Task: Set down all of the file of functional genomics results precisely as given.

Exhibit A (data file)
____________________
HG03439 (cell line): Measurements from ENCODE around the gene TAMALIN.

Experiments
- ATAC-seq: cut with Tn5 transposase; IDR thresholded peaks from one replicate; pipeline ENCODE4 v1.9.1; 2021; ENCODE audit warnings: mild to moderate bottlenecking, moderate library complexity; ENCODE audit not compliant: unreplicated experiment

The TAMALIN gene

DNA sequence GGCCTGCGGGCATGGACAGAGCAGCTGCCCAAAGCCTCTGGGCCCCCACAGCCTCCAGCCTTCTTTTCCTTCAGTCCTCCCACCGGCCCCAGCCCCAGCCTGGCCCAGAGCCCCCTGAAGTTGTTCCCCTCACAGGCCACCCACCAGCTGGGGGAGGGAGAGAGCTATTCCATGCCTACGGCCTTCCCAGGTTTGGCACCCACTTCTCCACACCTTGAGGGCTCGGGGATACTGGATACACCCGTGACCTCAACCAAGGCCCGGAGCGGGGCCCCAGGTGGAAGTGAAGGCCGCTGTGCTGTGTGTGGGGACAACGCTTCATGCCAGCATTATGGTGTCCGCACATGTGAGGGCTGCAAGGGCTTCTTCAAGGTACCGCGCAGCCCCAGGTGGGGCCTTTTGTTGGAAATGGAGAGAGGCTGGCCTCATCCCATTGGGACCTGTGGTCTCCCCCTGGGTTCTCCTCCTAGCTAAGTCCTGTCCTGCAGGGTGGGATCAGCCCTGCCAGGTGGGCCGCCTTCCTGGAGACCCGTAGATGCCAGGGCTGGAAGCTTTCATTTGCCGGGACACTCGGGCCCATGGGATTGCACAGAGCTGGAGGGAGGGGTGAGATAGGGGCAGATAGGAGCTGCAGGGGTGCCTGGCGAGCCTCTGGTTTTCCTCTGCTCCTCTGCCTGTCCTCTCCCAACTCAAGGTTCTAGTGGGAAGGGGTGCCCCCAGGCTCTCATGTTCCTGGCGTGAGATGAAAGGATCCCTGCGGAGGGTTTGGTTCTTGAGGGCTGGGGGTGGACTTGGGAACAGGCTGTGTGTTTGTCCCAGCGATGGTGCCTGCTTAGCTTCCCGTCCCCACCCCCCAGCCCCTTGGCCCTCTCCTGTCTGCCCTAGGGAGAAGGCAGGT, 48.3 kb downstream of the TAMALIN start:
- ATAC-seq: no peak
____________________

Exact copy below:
HG03439 (cell line): Measurements from ENCODE around the gene TAMALIN.

Experiments
- ATAC-seq: cut with Tn5 transposase; IDR thresholded peaks from one replicate; pipeline ENCODE4 v1.9.1; 2021; ENCODE audit warnings: mild to moderate bottlenecking, moderate library complexity; ENCODE audit not compliant: unreplicated experiment

The TAMALIN gene

DNA sequence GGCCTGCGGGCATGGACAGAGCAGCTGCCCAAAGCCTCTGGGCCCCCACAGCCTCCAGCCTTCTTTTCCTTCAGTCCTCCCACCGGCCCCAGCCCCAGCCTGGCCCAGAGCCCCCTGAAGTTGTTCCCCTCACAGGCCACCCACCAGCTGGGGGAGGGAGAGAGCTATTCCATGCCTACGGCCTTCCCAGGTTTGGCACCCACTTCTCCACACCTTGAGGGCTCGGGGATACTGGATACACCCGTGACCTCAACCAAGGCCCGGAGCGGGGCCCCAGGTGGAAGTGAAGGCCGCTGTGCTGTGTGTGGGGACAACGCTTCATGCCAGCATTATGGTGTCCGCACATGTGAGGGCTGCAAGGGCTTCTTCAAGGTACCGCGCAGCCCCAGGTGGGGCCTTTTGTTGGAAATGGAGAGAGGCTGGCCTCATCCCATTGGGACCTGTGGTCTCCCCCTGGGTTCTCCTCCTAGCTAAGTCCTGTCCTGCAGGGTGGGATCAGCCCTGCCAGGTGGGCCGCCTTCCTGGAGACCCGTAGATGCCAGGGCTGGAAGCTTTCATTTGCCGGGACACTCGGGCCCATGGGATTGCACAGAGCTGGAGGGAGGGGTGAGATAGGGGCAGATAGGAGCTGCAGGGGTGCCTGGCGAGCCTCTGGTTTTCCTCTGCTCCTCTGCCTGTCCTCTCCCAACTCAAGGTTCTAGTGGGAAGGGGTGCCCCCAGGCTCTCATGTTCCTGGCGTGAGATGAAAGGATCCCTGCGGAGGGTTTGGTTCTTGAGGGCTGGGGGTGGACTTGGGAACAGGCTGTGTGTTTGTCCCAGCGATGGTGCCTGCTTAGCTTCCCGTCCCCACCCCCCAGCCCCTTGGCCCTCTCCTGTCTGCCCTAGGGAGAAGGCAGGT, 48.3 kb downstream of the TAMALIN start:
- ATAC-seq: no peak